Here is my humble attempt at imitating Caruso, and I am able to tune the 5th harmonic here as I imitate him.
These are the graphic readouts for the Bflat in La Fleur from Carmen, with Enrico Caruso and my humble imitation. You will notice from the graphs that the 5th harmonic is particularly strengthened; and also a quick drop of harmonic intensity occurs after the 6th harmonic. The result is a very compact sound with very little higher, noisier harmonics. The sound is not as bright, but the ring is intense.
Caruso’s vowel is very pure!!! It’s absolutely, perfectly efficient because the thin voice is balanced with the breath pressure so exactly as to produce a completely efficient sound. Compared to my attempt, Caruso, besides having an infinitely better quality voice, also has stronger squillo. I suspect he is able to harness the breath with thin cords much more effectively.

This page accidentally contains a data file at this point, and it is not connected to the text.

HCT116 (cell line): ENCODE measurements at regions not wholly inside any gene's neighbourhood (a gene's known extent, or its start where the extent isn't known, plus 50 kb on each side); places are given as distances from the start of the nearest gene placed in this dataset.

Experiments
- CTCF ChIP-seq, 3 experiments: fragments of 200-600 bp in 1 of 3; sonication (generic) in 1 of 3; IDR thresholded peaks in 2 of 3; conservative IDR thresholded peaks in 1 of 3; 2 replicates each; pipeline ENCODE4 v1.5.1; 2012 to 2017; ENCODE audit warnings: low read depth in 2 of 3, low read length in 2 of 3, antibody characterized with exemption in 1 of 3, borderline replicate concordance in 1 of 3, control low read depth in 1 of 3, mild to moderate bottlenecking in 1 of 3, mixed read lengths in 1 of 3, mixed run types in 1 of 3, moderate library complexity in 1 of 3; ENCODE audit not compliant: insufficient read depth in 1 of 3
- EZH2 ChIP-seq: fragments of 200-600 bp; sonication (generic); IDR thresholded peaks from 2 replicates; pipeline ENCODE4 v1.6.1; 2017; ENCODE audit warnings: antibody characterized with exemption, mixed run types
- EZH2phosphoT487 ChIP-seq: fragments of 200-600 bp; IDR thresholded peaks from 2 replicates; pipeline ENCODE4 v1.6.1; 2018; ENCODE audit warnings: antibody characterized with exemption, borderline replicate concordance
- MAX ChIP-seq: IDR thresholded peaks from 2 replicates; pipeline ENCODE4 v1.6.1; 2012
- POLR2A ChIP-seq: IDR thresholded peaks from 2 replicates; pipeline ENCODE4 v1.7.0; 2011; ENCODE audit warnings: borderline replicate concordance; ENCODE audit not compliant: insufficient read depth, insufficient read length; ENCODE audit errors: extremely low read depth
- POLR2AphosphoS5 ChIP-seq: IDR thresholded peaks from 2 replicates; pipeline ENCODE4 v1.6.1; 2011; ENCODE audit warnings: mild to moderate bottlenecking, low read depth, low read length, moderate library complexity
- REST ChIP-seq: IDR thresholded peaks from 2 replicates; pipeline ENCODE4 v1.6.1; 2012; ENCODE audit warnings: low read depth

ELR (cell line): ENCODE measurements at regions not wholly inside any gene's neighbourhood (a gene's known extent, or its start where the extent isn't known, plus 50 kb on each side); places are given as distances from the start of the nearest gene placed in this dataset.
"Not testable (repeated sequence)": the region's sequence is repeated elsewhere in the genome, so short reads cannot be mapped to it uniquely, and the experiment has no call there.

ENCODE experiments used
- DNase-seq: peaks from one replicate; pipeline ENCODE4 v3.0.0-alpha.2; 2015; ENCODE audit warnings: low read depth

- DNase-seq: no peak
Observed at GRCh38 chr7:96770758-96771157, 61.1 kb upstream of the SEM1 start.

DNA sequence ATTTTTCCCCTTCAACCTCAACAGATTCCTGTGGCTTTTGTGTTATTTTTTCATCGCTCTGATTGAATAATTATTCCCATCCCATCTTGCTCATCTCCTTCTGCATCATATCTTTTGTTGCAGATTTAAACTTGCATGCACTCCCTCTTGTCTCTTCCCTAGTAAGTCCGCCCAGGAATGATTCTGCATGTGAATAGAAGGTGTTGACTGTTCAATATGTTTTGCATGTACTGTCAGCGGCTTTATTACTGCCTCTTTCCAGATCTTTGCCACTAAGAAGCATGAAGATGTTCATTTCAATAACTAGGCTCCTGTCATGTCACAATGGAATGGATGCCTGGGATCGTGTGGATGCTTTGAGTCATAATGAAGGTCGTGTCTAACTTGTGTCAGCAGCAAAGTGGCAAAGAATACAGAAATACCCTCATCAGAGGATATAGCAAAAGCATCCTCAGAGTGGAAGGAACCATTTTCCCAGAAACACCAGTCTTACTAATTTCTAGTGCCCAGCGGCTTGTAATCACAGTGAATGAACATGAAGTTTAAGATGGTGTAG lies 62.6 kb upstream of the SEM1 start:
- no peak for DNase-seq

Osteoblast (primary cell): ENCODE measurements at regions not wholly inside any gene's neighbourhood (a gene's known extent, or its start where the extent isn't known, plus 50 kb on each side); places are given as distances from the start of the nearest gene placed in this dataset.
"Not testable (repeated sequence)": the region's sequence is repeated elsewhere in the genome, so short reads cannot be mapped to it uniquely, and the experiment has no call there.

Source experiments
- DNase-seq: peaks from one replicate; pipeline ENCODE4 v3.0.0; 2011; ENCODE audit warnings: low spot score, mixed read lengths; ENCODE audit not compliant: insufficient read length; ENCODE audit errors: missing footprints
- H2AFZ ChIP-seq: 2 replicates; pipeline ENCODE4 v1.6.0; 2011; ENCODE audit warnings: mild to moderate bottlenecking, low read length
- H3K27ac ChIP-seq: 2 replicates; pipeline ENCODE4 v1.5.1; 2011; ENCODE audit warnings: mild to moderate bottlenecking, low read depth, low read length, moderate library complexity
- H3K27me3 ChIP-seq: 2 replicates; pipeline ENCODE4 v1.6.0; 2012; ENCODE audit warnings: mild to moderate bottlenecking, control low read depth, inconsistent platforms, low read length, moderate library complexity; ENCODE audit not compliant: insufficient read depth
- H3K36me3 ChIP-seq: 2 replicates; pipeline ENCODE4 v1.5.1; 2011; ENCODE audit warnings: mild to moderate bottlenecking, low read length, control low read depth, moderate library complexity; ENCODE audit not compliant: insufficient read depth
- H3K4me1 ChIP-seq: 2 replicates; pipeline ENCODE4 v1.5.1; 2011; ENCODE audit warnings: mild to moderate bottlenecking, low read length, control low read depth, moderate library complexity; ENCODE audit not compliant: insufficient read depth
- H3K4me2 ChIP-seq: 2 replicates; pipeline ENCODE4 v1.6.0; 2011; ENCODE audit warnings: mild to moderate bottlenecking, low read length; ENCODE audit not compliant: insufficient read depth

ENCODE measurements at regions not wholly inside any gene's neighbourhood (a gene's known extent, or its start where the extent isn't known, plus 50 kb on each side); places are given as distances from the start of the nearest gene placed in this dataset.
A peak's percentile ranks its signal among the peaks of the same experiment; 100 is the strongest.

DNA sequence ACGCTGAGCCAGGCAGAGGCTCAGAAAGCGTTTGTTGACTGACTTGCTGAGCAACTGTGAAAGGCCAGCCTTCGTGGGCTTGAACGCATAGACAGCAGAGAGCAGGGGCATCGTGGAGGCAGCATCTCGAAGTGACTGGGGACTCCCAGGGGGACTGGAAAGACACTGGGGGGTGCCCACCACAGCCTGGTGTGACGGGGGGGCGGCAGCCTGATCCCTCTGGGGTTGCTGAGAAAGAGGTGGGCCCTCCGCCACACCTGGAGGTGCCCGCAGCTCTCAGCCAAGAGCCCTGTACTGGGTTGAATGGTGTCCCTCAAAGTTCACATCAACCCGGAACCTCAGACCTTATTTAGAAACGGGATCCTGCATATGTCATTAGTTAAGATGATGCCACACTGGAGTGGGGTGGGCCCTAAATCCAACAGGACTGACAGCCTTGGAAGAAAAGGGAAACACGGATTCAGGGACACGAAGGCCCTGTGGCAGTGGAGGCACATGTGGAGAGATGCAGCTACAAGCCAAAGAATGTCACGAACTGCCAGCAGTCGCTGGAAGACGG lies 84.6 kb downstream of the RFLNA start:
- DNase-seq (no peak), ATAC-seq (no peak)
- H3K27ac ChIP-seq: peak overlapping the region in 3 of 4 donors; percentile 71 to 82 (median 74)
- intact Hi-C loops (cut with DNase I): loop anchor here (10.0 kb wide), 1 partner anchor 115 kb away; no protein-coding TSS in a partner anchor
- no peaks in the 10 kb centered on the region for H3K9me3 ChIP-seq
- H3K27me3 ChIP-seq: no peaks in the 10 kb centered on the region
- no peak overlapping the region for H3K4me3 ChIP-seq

Here is Del Monaco. You will notice very powerful squillo, but as you can see from the graph, his power is in the 6th and 7th harmonic, and not in the 5th.
Here is Gigli singing the B natural from Pazzon Son, Manon Lescaut.
… and last, but not least, let me compare two high notes, one by Caruso, and another by Tucker. Both have powerful squillo, but as you will hear in the clip, the harmonic being enhanced is different. Caruso enhances the 5th and Tucker the 6th. Why the difference in harmonic selection?
Li Vigni – Ou se divine la presence, High C – 5th Formant Dominance (old school if I may say so myself)
The lower harmonic selection requires:
- cry mechanism, less chest voice
- a continuation of the OH-EH mixed vowel intention (notice Caruso’s note right before the top. It is a perfect OH-EH mix)
- compression of the vowel vibration inward toward the cords, or feeling of narrowing of the imaginary tube through which the air passes through the larynx… the sound squishes the space inward toward the larynx.
The Higher harmonic
- carries more chest upwards
- has a wider imaginary tube through the larynx
- the sound leans into the larynx more
- the soft palate is pulled upward very much
The secret of the older high note sound lies in not letting the compression of the sound stop the air. While the secret to the other is to think very much open throat sound.